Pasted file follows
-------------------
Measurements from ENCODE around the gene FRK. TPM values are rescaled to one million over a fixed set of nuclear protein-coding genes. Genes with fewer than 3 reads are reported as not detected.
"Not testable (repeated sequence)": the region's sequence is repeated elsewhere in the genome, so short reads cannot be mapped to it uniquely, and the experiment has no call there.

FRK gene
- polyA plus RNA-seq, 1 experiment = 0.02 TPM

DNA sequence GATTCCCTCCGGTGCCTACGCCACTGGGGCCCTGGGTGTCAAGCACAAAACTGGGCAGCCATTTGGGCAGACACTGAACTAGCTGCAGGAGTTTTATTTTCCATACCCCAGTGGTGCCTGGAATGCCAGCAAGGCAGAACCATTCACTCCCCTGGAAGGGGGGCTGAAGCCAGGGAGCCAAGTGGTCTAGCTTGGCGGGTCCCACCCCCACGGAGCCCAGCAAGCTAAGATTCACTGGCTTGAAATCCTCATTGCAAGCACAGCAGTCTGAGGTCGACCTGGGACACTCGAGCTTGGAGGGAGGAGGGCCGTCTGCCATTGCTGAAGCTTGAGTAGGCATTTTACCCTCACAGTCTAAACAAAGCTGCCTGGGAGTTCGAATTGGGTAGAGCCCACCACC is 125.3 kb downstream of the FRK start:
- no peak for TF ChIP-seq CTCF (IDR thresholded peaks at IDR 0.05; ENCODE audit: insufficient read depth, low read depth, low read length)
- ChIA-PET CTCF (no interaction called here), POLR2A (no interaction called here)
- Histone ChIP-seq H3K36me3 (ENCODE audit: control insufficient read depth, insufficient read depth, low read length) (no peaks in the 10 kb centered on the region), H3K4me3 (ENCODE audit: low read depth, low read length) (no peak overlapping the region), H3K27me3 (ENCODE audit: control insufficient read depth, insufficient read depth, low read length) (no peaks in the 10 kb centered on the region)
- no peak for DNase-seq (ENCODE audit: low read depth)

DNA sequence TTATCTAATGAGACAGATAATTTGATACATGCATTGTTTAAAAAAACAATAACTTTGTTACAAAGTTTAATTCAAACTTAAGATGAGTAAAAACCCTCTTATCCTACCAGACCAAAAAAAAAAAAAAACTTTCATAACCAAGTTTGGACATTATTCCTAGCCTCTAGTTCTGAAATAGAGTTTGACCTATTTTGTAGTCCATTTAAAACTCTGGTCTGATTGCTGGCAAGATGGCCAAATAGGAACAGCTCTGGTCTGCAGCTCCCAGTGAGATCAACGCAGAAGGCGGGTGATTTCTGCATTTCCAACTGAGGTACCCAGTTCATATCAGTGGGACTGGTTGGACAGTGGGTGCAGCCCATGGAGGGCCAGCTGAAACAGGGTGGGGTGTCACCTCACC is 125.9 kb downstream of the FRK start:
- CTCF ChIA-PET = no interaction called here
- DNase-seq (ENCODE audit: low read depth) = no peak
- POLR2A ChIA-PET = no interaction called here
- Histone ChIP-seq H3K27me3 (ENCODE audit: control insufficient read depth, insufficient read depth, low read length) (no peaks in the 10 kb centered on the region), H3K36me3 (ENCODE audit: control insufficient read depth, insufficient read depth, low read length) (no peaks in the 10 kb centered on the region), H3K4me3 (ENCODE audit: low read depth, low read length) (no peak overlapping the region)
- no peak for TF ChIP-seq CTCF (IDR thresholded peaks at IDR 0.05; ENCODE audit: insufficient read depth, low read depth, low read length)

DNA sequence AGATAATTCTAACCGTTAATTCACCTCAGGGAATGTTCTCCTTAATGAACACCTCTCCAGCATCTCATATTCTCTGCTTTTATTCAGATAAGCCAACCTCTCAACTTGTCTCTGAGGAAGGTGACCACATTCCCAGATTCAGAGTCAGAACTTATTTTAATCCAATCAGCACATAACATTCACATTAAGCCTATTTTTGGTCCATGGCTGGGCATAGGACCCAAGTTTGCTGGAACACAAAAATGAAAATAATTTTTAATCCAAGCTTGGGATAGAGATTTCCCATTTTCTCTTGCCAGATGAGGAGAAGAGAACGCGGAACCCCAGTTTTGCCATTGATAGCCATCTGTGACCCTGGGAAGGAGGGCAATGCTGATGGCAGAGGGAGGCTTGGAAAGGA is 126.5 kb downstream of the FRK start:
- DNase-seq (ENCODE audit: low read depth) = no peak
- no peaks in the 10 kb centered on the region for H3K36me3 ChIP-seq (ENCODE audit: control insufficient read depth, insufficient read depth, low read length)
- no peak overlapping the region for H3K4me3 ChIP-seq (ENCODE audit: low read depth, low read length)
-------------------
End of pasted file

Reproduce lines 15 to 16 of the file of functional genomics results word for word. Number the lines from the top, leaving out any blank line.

- no peak for TF ChIP-seq CTCF (IDR thresholded peaks at IDR 0.05; ENCODE audit: insufficient read depth, low read depth, low read length)

DNA sequence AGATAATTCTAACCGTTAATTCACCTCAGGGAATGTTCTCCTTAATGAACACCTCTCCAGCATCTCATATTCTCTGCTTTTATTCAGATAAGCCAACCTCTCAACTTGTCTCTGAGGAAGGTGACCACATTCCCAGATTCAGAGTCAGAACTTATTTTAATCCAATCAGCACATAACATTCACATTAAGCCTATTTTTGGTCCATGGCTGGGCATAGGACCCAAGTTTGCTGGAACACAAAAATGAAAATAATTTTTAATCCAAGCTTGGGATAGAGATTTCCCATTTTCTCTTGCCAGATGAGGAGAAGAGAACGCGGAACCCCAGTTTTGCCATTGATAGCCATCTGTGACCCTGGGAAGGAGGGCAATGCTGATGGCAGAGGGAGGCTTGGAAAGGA is 126.5 kb downstream of the FRK start: